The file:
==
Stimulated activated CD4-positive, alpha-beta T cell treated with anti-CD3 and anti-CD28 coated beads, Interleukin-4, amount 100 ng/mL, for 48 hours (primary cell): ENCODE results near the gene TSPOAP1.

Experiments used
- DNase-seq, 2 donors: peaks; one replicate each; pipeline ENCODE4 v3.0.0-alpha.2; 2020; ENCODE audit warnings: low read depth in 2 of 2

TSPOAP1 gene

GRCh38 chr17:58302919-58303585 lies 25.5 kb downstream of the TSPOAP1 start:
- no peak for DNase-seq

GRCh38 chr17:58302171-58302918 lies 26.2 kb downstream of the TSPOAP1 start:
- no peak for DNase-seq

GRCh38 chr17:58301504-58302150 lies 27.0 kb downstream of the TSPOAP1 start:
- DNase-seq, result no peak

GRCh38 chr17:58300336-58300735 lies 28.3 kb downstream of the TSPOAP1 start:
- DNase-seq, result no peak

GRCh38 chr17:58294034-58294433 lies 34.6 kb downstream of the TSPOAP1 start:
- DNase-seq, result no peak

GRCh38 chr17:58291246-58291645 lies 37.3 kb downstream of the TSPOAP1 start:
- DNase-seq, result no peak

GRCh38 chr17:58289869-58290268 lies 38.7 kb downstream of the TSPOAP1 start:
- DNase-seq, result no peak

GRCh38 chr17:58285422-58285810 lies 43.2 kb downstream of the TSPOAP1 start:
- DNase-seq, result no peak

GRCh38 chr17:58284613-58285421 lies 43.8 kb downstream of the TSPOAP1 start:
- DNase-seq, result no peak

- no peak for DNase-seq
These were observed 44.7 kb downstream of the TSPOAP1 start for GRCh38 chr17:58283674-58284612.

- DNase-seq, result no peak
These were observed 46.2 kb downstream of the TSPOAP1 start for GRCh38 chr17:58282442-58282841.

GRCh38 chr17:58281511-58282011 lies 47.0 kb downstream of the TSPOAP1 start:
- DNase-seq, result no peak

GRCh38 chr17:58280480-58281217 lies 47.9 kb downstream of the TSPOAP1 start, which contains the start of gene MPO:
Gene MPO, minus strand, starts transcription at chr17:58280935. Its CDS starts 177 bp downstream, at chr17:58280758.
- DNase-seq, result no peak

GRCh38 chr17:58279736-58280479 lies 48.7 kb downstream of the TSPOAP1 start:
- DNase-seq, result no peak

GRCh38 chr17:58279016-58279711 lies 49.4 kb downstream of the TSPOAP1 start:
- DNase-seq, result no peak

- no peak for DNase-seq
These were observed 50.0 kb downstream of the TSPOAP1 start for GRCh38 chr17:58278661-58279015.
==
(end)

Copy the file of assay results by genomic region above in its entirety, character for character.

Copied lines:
Stimulated activated CD4-positive, alpha-beta T cell treated with anti-CD3 and anti-CD28 coated beads, Interleukin-4, amount 100 ng/mL, for 48 hours (primary cell): ENCODE results near the gene TSPOAP1.

Experiments used
- DNase-seq, 2 donors: peaks; one replicate each; pipeline ENCODE4 v3.0.0-alpha.2; 2020; ENCODE audit warnings: low read depth in 2 of 2

TSPOAP1 gene

GRCh38 chr17:58302919-58303585 lies 25.5 kb downstream of the TSPOAP1 start:
- no peak for DNase-seq

GRCh38 chr17:58302171-58302918 lies 26.2 kb downstream of the TSPOAP1 start:
- no peak for DNase-seq

GRCh38 chr17:58301504-58302150 lies 27.0 kb downstream of the TSPOAP1 start:
- DNase-seq, result no peak

GRCh38 chr17:58300336-58300735 lies 28.3 kb downstream of the TSPOAP1 start:
- DNase-seq, result no peak

GRCh38 chr17:58294034-58294433 lies 34.6 kb downstream of the TSPOAP1 start:
- DNase-seq, result no peak

GRCh38 chr17:58291246-58291645 lies 37.3 kb downstream of the TSPOAP1 start:
- DNase-seq, result no peak

GRCh38 chr17:58289869-58290268 lies 38.7 kb downstream of the TSPOAP1 start:
- DNase-seq, result no peak

GRCh38 chr17:58285422-58285810 lies 43.2 kb downstream of the TSPOAP1 start:
- DNase-seq, result no peak

GRCh38 chr17:58284613-58285421 lies 43.8 kb downstream of the TSPOAP1 start:
- DNase-seq, result no peak

- no peak for DNase-seq
These were observed 44.7 kb downstream of the TSPOAP1 start for GRCh38 chr17:58283674-58284612.

- DNase-seq, result no peak
These were observed 46.2 kb downstream of the TSPOAP1 start for GRCh38 chr17:58282442-58282841.

GRCh38 chr17:58281511-58282011 lies 47.0 kb downstream of the TSPOAP1 start:
- DNase-seq, result no peak

GRCh38 chr17:58280480-58281217 lies 47.9 kb downstream of the TSPOAP1 start, which contains the start of gene MPO:
Gene MPO, minus strand, starts transcription at chr17:58280935. Its CDS starts 177 bp downstream, at chr17:58280758.
- DNase-seq, result no peak

GRCh38 chr17:58279736-58280479 lies 48.7 kb downstream of the TSPOAP1 start:
- DNase-seq, result no peak

GRCh38 chr17:58279016-58279711 lies 49.4 kb downstream of the TSPOAP1 start:
- DNase-seq, result no peak

- no peak for DNase-seq
These were observed 50.0 kb downstream of the TSPOAP1 start for GRCh38 chr17:58278661-58279015.